NHL 13 Review: Revolutionary skating, frustrating goalies and another solid edition

Puck Daddy

It all came together on one play.

Marian Gaborik intercepted a pass in the neutral zone and start striding toward my net. Switching to my nearest defenseman, Brooks Orpik, I thought I had a good shot of either slowing Gaborik down or knocking him off the puck.

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Within a split second I realized this wasn't the same skating I was used to in previous incarnations of the NHL series.

I was foolish to believe Gaborik, at top speed, could be slowed on his way to the net as Orpik was trying to line him up. He breezed right by Orpik and hunkered down on Marc-Andre Fleury on a 2-on-1 with Brad Richards. Fleury cheated to his left anticipating a pass and was left to watch Gaborik go top-shelf over his blocker.

There was a serious learning curve to be had; and when I finally got the hang of it, it made for a better NHL 13 experience.

True Performance Skating is one of the changes brought to NHL 13 and it makes the feel of controlling your player completely different than in the past.

The Skill Stick was introduce in NHL 07 and gave the user a new type of control in regards to shooting. True Performance Skating takes that up a notch by allowing your player to stop a stride, quickly gain top speed and shake a defender with a good first step. The consequence, however, is that the physics-based skating doesn't mean you'll be stopping on dimes and able to fire off perfect shots in stride. The faster you're skating, the less control you'll have if you change direction. Your shot will also be altered depending on your momentum. You'll need to judge when you'll need that extra speed and when you need to settle yourself down to be in a good position for a shot or pass.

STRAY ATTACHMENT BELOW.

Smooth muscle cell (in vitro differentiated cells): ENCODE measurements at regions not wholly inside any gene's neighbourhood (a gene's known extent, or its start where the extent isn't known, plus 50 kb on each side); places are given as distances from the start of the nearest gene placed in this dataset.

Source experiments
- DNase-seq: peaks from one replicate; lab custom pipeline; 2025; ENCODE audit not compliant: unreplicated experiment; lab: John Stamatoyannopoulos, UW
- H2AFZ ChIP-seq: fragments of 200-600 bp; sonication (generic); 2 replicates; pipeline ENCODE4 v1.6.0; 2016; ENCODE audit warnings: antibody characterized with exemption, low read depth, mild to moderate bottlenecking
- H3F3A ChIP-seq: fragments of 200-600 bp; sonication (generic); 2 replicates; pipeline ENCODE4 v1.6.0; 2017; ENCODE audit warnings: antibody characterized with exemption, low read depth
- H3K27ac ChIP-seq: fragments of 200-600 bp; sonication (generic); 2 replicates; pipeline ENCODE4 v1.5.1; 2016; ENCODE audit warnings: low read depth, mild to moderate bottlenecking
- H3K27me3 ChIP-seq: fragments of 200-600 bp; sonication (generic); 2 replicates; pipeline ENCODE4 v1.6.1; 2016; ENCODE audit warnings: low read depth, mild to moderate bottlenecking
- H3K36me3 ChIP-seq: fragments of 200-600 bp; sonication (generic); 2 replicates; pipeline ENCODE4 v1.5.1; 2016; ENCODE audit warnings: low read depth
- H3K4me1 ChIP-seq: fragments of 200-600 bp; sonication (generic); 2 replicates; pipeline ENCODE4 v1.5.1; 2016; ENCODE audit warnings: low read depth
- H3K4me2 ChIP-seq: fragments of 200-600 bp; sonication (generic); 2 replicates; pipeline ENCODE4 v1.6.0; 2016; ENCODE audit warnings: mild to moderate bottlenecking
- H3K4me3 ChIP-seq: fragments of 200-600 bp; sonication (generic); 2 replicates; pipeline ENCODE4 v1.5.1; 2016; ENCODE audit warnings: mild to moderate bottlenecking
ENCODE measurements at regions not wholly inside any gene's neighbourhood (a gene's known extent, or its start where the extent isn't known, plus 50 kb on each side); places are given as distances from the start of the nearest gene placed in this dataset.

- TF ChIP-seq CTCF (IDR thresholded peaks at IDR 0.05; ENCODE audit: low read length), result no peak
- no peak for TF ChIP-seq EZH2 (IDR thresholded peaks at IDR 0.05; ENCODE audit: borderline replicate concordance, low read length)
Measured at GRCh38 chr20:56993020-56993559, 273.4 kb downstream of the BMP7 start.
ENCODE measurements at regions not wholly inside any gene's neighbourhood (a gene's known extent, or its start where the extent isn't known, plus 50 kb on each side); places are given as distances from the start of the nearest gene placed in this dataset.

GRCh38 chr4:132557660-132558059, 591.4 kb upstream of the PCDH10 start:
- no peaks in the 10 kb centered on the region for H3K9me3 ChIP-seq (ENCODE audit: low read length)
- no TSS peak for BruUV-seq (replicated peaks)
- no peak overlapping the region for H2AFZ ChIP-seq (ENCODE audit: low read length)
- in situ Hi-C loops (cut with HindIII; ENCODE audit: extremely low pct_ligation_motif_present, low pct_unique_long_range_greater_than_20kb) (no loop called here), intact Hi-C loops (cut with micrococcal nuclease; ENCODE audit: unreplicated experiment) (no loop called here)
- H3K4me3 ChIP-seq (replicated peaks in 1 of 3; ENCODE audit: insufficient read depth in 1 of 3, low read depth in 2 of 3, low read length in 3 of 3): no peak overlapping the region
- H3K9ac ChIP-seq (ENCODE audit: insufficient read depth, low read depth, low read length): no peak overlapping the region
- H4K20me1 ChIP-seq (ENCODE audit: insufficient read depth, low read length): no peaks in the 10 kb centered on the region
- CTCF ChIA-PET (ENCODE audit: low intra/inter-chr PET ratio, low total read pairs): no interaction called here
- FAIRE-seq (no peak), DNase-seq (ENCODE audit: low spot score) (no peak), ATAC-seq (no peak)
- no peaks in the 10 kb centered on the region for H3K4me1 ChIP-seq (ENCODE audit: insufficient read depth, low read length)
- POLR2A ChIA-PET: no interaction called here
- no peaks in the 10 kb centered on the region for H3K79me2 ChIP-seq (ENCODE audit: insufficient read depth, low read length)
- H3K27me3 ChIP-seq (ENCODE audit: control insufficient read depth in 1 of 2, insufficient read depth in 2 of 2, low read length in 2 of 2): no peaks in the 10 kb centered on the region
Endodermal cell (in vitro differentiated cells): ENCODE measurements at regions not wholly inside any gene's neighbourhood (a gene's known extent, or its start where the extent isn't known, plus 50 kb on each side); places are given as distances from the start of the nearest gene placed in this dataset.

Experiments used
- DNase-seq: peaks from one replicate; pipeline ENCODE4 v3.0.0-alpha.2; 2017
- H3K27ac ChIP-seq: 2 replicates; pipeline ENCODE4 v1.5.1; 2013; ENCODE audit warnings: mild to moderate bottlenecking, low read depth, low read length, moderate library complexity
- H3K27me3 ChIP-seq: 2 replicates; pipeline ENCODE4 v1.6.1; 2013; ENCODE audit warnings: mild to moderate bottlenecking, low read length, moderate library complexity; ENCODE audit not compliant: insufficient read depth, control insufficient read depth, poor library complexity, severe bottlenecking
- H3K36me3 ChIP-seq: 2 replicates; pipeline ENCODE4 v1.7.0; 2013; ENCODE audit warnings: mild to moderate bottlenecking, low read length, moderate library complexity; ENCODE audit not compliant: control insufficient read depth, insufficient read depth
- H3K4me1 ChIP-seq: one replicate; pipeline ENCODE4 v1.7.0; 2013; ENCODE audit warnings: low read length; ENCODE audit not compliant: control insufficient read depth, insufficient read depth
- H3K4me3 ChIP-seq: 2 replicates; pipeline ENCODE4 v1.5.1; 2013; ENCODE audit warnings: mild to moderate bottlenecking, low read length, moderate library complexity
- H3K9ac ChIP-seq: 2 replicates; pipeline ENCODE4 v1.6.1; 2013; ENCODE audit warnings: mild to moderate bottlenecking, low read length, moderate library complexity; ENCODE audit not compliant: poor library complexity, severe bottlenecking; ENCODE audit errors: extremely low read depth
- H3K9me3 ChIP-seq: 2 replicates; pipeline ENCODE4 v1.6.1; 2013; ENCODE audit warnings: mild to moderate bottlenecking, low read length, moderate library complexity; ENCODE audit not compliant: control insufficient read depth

Because the skating is now physics-based, you won't be able to skate your player all around the ice without the potentially falling out of the position. Gaining top speed straight away is good for blowing past defenders, but moving left or right will slow your player down. Sometimes that's helpful if you're entering the offensive zone and waiting for your teammates, other times it allows the defense to catch up.

Backwards skating with the puck is available on both offense and defense in NHL 13. This allows for some creativity when you're trying to set up a scoring chance. The same physics apply here and it'll take you a few games to get used to not finding yourself out of position.

• The I.Q. was bumped up in NHL 13, making the players around you smarter when they aren't controlling the puck. Breakouts are more efficient and defensive-zone coverage is more effective because your teammates are reacting to what's going on in places on the ice where the puck isn't. Want to play Guy Boucher's infamous 1-3-1 neutral zone forecheck? Have at it. Just make sure you're not playing against Peter Laviolette.

Remember when cross-crease passes would result in a goal 100 per cent of the time? Well, sorry. Your percentage of success just decreased using the former go-to play for many. Goaltenders are smarter and are now aware of players other than the puck-carrier. If you're coming down on a 2-on-1, the goaltender will anticipate a pass and put himself in better position to make a save. Same thing for defensemen in that situation. Play the pass or the shot, but still be aware of the second player on the ice there.